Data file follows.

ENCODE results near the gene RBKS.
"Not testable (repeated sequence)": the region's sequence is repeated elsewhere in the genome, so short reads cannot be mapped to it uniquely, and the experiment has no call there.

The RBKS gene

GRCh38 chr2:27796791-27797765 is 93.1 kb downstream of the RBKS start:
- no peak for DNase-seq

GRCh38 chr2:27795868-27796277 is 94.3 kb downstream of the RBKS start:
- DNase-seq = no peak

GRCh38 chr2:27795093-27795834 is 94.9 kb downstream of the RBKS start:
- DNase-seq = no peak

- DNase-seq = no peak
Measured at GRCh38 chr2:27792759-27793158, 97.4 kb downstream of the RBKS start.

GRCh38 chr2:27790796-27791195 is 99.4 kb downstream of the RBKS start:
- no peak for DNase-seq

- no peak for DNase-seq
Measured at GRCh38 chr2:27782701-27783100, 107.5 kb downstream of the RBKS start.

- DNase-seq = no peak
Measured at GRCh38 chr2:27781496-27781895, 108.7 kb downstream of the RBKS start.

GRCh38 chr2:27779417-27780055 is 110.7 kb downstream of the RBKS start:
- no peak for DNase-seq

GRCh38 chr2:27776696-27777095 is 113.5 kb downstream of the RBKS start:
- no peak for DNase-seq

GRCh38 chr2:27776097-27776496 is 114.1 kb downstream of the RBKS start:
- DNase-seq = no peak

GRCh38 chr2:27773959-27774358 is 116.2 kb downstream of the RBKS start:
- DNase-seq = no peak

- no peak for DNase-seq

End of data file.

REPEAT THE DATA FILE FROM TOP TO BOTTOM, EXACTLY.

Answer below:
ENCODE results near the gene RBKS.
"Not testable (repeated sequence)": the region's sequence is repeated elsewhere in the genome, so short reads cannot be mapped to it uniquely, and the experiment has no call there.

The RBKS gene

GRCh38 chr2:27796791-27797765 is 93.1 kb downstream of the RBKS start:
- no peak for DNase-seq

GRCh38 chr2:27795868-27796277 is 94.3 kb downstream of the RBKS start:
- DNase-seq = no peak

GRCh38 chr2:27795093-27795834 is 94.9 kb downstream of the RBKS start:
- DNase-seq = no peak

- DNase-seq = no peak
Measured at GRCh38 chr2:27792759-27793158, 97.4 kb downstream of the RBKS start.

GRCh38 chr2:27790796-27791195 is 99.4 kb downstream of the RBKS start:
- no peak for DNase-seq

- no peak for DNase-seq
Measured at GRCh38 chr2:27782701-27783100, 107.5 kb downstream of the RBKS start.

- DNase-seq = no peak
Measured at GRCh38 chr2:27781496-27781895, 108.7 kb downstream of the RBKS start.

GRCh38 chr2:27779417-27780055 is 110.7 kb downstream of the RBKS start:
- no peak for DNase-seq

GRCh38 chr2:27776696-27777095 is 113.5 kb downstream of the RBKS start:
- no peak for DNase-seq

GRCh38 chr2:27776097-27776496 is 114.1 kb downstream of the RBKS start:
- DNase-seq = no peak

GRCh38 chr2:27773959-27774358 is 116.2 kb downstream of the RBKS start:
- DNase-seq = no peak

- no peak for DNase-seq